There is no one standard "drop"
The amount that a bullet drops in X distance will be determined by the speed of the bullet.
Speed is determined by starting speed, and how much that speed degrades over distance- which will be determined by the drag created by a bullet THAT shape creates. Usually referred to as the ballistic coefficent of that bullet.
Of course, ALL bullets begin to fall towards the earth the instant they are fired (except bullets fired UP). They all fall at 32 ft per second per second. The quicker it gets there, and the better the BC, the less the drop. Yes can be done on paper (a slide rule would be better) but you will need a LOT of paper- it is not a simple math substitution type formula.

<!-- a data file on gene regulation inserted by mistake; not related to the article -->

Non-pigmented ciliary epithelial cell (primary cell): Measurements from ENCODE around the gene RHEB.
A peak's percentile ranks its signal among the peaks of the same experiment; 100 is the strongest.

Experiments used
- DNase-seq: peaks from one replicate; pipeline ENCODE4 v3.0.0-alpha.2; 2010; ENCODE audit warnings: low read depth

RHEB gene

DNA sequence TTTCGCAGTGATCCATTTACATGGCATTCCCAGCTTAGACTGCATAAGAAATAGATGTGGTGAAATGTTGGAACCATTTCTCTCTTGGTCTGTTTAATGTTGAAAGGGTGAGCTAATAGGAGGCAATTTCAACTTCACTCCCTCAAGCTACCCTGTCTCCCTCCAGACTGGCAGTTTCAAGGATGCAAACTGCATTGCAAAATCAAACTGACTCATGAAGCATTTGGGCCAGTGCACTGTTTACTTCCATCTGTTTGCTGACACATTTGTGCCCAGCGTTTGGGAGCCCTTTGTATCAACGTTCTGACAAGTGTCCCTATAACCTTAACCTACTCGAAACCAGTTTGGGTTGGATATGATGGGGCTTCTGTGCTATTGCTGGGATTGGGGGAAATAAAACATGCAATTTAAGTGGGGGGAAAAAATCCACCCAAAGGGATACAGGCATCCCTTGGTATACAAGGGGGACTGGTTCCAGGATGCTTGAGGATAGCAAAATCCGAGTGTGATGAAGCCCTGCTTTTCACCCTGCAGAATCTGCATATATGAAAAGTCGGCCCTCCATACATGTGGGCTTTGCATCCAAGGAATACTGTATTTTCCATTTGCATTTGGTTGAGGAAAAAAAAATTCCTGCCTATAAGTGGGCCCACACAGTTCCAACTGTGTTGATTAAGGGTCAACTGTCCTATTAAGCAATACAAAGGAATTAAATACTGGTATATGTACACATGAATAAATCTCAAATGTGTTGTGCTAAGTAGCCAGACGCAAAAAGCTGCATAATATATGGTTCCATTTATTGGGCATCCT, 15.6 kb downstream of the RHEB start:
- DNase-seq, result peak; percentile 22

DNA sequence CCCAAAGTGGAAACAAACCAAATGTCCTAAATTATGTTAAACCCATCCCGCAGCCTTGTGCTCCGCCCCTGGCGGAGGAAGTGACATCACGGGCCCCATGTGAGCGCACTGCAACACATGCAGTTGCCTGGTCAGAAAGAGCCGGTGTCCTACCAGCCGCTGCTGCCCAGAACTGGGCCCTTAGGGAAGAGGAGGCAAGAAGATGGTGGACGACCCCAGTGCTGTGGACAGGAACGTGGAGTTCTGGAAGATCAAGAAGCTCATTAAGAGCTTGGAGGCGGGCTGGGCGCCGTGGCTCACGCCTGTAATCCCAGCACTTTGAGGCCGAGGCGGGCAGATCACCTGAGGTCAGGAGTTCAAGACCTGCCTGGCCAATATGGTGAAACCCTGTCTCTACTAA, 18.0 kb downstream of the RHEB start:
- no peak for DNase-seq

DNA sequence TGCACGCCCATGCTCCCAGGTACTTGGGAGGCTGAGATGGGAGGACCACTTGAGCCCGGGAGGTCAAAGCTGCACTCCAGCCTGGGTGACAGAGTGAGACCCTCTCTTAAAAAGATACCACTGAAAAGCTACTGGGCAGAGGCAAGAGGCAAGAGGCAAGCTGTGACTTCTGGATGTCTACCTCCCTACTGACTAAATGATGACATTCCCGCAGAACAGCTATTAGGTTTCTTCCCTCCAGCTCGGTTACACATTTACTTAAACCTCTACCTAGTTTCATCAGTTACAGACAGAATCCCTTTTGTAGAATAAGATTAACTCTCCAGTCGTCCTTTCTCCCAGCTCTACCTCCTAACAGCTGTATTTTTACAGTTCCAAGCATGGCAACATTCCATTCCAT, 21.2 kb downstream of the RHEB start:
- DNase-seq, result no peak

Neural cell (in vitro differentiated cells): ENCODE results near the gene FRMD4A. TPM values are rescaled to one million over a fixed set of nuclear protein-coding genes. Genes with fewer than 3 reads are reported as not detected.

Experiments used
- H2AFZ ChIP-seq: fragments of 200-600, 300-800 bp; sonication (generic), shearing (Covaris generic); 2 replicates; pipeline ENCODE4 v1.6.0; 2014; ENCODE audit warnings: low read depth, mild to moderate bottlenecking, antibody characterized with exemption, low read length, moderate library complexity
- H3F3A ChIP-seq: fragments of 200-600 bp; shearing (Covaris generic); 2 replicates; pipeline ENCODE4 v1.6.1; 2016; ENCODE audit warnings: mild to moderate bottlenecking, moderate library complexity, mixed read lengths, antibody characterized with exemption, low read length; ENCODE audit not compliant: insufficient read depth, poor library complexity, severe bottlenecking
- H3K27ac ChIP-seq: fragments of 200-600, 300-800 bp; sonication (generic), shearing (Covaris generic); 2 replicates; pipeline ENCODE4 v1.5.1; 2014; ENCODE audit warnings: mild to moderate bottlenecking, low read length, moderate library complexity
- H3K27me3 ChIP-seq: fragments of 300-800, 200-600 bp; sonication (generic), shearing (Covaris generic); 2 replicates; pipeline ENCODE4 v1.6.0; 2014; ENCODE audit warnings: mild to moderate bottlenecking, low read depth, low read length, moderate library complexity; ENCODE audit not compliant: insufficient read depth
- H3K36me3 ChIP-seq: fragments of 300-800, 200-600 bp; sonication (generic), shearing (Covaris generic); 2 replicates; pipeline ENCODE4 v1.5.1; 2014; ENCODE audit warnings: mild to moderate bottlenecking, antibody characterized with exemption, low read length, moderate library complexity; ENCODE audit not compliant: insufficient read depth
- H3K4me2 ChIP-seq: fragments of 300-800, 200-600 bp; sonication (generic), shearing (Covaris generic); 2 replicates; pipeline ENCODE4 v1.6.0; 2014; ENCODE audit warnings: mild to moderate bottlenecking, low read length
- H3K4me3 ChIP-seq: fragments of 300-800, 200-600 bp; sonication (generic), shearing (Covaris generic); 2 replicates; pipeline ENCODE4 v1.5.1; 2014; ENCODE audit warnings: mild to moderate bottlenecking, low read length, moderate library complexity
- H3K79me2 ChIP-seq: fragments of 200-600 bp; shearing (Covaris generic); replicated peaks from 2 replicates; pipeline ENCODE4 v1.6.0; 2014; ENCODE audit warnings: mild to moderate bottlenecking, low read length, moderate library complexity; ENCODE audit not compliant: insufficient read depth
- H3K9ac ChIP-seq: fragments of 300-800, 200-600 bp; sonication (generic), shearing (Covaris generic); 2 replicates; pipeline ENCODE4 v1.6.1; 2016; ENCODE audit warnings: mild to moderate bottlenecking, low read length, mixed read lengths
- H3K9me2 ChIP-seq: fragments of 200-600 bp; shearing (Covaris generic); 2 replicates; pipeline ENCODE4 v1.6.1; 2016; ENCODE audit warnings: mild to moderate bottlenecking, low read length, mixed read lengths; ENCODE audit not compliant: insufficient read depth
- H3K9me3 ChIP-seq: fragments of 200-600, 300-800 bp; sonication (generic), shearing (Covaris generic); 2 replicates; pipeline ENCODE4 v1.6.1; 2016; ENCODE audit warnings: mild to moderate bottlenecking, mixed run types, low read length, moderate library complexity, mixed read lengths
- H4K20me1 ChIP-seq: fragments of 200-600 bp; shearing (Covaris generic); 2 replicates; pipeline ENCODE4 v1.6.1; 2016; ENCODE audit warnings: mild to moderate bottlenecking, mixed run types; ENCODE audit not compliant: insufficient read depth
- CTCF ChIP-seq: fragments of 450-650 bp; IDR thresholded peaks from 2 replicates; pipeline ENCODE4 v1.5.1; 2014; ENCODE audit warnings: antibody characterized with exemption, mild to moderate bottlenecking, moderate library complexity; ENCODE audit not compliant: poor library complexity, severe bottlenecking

Makers have worked out paper tables to calculate drop and energy- and now have on line ballistic calculators. Military uses a small computer on the firearm for very long range work.
Suggest you run your calcs, print relevant parts, attach to stock with a couple of rubber bands.